Once transplanted into prepared beds, the plants have shown to do best in a moderately moist soil, with a pH around 6.5 and organically amended mixtures. Space transplants 4 to 6 apart, in an area of your garden with good sunlight. Mulching approximately 5 feet in diameter is advised. Watering frequently in the first couple years is required, but much less is needed once fruiting occurs. In fact, honeyberries are exceptionally drought-tolerant. It generally takes 3-4 years for significant amounts of berries to be seen. The plants average at 3 to 5 feet tall. Like with any fruit crop, there will most likely be critters that will want to feed on either the bush or the berries themselves. Some of these include birds, deer, chipmunks, rabbits, voles, etc. Putting a fence or bird netting around your bushes may be helpful to reduce or eliminate the problem. 

       In a time where loss of biodiversity is so prevalent, nothing is more exciting that introducing a new species into the area! This crop is ideal for small to medium scale farmers in the northeast for a variety of reasons. Little attention is required, high yields on relatively small sized bushes, and high value are just some of them. Scientists are using selective breeding to further promote high-yielding plants. Because they are so new to the area, insect pest pressures should be relatively low. Furthermore, honeyberries are a great option for organic growers or no-spray growers, who are looking to avoid pesticides. Being the first farmer in your area to have honeyberries could mean great success for your business! Now ask yourself, why on earth wouldn't you grow honeyberries?! 
Ingvaldson, Bernis. "Move Over, Blueberries?" Acres USA Feb. 2016: 33-35. Print.

Thursday, April 21, 2016

UNH Students Integrate Agriculture Systems to Create Food Security

Project OASIS (Optimizing Aquaponic Systems to Improve Sustainability) is the name of a research project started in January 2016, by a group of engineering students at the University of New Hampshire. The goal of their project is to "develop an energy efficient, sustainable hydroponic system that will provide the food insecure with a source of local nutritious food." These students have been collecting data and discussing their plans for this project since their freshmen year at the university, and are now working with UNH's College of Life Sciences and Agriculture, along with the New Hampshire Agriculture Experiment Station at the Macfarlane Research Greenhouses on this research.

The project was kicked off when four engineering students, Paige Balcom, Siddharth Nigam, Will Taveras, and Allison Wood made plans to create a sustainable aquaponics system down in Honduras. Unfortunately the plans for Honduras fell through; however, the students found a new location in Costa Rica with the help of Professor Andrew Ogden. The students traveled to Uvita, a small community in Costa Rica, during their winter break in January 2016. The students chose this site as a model for a community that does not have the resources to produce or access fresh food. This community's land lacks the fertile soil necessary to grow vegetables, and the cost of food continues to increase. It's also prohibited to fish on the coastline in this community because the land and ocean are part of a National Park which does not allow fishing. The aquaponic system that the students plan to build in this community could potentially provide both fresh vegetables and a source of protein for the people, creating a more secure food system.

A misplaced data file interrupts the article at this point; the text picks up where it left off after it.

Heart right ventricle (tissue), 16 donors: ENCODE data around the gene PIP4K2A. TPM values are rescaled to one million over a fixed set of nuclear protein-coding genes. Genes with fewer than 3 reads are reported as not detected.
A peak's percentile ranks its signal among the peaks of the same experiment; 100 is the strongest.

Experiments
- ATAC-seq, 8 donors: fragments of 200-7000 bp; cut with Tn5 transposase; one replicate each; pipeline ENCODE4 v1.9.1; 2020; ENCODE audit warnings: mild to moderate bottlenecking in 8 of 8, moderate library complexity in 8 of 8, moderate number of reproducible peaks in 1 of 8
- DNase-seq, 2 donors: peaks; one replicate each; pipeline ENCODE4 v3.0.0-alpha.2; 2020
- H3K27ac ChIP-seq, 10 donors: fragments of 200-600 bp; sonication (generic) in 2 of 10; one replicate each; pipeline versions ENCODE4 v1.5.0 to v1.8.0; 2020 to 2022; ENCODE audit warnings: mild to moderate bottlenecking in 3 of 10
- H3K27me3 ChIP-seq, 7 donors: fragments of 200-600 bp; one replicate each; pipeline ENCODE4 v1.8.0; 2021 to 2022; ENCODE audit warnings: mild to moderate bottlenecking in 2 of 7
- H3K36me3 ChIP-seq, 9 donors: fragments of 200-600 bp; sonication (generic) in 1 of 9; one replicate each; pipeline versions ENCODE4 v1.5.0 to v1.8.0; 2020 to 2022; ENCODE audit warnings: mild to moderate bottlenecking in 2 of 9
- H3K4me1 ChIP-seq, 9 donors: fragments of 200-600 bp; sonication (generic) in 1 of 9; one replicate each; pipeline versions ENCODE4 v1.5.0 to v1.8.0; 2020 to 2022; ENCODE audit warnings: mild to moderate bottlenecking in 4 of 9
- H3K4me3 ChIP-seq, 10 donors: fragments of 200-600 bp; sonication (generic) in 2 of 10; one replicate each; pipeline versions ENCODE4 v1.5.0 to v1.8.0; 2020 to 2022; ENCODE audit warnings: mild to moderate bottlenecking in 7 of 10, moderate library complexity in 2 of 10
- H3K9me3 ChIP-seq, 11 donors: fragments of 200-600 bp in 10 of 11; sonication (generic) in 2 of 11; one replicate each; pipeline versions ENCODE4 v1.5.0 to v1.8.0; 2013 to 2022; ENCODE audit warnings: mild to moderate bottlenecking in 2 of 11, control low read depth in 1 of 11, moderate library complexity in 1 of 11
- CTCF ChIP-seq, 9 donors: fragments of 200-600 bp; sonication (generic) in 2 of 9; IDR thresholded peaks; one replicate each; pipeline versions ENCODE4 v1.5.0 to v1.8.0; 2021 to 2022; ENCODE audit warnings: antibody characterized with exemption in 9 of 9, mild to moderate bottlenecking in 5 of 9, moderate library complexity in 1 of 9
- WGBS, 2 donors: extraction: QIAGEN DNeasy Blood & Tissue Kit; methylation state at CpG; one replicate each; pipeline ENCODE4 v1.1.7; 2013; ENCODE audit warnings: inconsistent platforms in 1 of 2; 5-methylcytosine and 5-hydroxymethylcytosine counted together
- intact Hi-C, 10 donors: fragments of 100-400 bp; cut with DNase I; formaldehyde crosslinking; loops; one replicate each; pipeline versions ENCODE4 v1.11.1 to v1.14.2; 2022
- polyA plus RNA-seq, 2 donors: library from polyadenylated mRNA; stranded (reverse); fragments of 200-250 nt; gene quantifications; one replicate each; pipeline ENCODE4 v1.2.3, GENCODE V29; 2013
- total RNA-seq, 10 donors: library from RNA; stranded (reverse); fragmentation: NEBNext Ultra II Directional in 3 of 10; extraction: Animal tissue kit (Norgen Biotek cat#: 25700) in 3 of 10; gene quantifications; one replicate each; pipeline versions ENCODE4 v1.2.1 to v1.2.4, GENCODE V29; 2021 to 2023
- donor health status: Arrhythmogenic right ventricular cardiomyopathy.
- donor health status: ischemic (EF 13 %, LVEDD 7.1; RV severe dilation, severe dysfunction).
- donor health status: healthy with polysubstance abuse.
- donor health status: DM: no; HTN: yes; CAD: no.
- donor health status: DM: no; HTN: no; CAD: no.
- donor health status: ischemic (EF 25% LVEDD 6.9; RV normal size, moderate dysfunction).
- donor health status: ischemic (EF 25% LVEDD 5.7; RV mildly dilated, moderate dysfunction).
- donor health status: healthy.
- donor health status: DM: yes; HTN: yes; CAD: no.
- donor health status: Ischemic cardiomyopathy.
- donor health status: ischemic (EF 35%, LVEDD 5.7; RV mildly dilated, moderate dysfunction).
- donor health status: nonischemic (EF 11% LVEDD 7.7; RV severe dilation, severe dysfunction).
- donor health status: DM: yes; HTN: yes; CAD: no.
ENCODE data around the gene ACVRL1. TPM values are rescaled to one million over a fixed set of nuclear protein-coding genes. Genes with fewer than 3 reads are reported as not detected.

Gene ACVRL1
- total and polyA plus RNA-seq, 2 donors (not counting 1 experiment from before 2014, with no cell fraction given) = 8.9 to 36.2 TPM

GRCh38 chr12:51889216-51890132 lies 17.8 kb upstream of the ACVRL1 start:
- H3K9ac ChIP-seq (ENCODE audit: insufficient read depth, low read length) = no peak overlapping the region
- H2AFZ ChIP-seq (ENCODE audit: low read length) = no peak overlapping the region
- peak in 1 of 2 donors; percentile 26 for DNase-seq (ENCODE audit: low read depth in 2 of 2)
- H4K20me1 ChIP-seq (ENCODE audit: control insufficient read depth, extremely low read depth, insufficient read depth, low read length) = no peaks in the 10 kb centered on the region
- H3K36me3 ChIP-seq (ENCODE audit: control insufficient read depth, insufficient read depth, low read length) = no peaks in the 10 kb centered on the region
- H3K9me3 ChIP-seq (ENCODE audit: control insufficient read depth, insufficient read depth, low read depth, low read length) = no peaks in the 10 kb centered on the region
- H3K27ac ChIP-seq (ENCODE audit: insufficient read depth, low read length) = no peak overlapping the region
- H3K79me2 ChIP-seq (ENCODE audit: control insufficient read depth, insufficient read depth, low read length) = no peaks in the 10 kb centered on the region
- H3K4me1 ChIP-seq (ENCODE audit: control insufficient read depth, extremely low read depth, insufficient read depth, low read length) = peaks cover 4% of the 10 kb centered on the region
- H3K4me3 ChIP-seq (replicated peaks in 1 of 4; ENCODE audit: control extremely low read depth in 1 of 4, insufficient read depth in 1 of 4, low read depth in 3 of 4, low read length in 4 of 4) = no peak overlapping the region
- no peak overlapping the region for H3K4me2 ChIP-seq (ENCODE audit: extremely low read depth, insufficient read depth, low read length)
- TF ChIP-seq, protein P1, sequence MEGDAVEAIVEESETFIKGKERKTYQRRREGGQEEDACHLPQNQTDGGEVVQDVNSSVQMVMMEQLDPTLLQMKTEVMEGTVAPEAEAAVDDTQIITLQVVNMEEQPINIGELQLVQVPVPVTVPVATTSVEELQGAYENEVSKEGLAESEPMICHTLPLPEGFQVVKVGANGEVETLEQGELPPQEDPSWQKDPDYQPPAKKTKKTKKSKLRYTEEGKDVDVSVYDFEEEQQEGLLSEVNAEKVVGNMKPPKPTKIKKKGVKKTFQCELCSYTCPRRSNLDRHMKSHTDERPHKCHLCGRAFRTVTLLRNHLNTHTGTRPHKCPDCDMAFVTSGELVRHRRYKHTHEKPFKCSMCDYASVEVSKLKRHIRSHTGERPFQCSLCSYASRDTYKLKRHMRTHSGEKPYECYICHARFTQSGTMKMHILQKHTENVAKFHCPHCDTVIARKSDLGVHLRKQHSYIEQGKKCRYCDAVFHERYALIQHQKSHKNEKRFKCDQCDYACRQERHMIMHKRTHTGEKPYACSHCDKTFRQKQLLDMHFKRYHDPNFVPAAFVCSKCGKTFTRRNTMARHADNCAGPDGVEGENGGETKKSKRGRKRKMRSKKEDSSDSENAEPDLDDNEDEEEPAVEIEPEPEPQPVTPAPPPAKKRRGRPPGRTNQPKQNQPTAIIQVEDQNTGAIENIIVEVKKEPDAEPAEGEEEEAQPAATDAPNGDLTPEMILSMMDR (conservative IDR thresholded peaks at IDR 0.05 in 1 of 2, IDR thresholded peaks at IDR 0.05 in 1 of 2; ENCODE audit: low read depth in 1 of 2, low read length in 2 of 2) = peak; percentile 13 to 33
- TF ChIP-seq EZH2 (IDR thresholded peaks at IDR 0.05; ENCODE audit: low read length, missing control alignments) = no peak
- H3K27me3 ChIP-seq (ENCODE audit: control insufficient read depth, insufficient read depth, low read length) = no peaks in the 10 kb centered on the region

During this initial visit, the students visited the community, collected site data, and spoke with many members of the Uvita community who are interested in helping with this project. After returning home, the students quickly got to work on the construction of the model system and the scalability of the system considering the site location. The students are working with Dr. Todd Guerdat, Professor Andrew Ogden, and several other UNH students in the Macfarlane Research Greenhouses. Their goal is to build a sustainable aquaponics system that is economically and environmentally feasible in the Uvita community and potentially many other communities around the globe. The system has been up and running in the greenhouses since March, and further testing is being done to review its efficiency and potential. 

Project OASIS has received funding from their third place finish in the student category at the Social Venture Innovation Challenge, as well as from the Ocean Engineering Program, and a grant from Emeriti Council. The UNH Peter T. Paul Entrepreneurship Center also awarded the team a Summer Seed Grant. The team is excited to head back down to Costa Rica this summer to build the system for the Uvita community. Although the originators of this project are seniors, many other students have shown interest in continuing their research in upcoming years. Dr. Todd Guerdat and his team will continue to research these aquaponic systems with a goal to integrate agricultural systems in order to maximize nutrient recycling and resource management.

For more information and updates on the project, visit Project OASIS on Facebook! 

Wednesday, March 23, 2016

Data Loggers: Monitoring Made Easy!